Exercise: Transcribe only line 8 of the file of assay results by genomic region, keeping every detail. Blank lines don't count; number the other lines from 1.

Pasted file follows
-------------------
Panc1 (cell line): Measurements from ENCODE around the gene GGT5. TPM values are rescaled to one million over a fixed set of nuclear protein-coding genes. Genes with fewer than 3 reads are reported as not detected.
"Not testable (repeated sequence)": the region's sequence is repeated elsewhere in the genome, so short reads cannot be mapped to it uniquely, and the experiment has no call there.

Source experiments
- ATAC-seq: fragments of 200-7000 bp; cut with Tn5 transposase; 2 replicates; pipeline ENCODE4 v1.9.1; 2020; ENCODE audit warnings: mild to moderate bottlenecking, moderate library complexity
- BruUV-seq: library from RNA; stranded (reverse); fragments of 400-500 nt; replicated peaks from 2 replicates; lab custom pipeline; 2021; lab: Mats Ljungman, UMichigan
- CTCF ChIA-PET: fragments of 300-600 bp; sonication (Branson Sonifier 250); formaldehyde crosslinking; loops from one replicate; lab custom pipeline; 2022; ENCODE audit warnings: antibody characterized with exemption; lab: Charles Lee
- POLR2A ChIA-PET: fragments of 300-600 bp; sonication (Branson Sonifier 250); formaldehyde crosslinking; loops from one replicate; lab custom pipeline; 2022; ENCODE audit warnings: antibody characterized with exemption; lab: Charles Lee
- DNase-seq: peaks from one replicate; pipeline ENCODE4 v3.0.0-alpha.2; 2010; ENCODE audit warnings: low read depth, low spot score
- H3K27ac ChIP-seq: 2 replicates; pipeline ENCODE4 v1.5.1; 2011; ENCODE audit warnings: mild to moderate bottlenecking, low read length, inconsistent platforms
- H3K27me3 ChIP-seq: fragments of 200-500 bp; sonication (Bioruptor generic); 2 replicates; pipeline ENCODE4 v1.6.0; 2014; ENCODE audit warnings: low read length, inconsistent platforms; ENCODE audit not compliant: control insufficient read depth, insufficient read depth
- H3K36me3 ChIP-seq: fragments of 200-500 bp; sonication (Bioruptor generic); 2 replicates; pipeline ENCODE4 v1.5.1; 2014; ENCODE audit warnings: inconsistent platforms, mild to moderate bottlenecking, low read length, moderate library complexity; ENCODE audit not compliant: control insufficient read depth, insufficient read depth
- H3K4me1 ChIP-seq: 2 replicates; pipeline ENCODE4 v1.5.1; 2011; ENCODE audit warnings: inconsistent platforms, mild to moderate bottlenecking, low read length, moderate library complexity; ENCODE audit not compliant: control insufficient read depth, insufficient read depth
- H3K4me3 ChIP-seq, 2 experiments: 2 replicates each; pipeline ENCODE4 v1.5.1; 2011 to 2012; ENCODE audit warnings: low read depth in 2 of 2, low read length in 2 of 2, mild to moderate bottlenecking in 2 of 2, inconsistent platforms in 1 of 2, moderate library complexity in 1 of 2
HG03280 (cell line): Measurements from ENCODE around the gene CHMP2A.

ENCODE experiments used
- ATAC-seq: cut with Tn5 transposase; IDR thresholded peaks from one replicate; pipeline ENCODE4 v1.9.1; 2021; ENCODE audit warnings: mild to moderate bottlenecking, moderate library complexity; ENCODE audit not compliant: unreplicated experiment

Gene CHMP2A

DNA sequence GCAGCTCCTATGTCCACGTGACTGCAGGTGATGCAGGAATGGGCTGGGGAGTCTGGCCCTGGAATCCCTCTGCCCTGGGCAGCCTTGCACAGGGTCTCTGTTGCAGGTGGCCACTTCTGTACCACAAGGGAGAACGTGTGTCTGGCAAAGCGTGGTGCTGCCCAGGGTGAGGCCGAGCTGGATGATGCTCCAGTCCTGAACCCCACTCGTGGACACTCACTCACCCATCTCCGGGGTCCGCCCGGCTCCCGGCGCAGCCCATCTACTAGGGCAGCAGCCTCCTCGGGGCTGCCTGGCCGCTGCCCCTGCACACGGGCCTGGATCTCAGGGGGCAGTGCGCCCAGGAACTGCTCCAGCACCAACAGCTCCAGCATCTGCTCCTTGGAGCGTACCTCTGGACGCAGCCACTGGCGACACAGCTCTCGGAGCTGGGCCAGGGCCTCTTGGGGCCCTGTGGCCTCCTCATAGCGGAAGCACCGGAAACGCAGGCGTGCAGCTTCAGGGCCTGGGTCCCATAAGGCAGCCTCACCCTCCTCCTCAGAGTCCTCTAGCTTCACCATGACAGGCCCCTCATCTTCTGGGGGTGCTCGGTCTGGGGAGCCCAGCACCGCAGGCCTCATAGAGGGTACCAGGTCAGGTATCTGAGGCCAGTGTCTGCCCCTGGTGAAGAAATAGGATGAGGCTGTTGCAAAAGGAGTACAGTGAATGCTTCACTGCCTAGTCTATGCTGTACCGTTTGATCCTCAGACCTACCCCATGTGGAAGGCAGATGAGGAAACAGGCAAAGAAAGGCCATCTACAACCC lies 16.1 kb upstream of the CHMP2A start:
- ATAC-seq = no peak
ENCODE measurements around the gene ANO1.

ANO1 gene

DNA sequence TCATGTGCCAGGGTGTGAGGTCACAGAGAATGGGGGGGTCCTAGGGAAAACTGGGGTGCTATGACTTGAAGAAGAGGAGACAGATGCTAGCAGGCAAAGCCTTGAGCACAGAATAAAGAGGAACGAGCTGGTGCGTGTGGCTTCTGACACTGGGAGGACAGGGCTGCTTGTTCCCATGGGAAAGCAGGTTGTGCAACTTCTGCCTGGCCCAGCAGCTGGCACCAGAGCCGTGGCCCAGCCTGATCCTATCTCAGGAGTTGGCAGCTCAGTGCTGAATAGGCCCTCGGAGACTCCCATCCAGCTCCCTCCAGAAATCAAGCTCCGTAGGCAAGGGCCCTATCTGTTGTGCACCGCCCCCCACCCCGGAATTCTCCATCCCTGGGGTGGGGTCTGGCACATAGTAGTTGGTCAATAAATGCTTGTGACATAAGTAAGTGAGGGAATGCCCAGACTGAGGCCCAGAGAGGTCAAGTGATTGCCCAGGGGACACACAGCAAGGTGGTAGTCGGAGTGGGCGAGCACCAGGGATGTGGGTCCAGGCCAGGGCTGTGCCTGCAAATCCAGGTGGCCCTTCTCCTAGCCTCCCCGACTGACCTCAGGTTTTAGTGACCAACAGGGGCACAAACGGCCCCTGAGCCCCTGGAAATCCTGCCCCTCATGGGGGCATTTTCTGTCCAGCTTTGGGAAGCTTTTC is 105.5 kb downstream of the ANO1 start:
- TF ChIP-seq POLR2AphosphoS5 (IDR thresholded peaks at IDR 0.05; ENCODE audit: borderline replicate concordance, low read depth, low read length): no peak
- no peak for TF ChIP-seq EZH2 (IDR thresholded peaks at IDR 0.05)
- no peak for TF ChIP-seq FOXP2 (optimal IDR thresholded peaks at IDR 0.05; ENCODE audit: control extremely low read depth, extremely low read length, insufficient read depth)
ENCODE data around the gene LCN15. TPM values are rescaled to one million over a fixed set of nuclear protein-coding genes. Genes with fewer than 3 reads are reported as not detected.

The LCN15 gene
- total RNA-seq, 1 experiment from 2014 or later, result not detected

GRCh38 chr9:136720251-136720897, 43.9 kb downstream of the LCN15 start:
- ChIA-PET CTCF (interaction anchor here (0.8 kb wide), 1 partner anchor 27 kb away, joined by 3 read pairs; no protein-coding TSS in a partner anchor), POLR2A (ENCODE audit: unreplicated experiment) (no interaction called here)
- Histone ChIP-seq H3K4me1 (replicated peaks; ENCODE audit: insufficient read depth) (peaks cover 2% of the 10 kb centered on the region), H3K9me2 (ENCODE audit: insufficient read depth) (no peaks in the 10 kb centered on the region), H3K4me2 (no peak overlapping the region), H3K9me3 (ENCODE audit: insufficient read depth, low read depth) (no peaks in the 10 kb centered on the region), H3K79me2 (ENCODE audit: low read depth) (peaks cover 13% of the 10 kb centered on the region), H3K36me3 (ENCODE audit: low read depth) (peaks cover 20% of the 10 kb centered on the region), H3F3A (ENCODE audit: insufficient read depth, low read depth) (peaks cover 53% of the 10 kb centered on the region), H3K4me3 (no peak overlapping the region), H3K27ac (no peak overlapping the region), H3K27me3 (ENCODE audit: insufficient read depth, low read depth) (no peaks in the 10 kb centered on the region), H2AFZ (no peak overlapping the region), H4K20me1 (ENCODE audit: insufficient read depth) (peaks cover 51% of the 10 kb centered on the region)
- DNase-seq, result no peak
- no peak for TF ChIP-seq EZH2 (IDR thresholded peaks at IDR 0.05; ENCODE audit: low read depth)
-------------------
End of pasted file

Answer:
- DNase-seq: peaks from one replicate; pipeline ENCODE4 v3.0.0-alpha.2; 2010; ENCODE audit warnings: low read depth, low spot score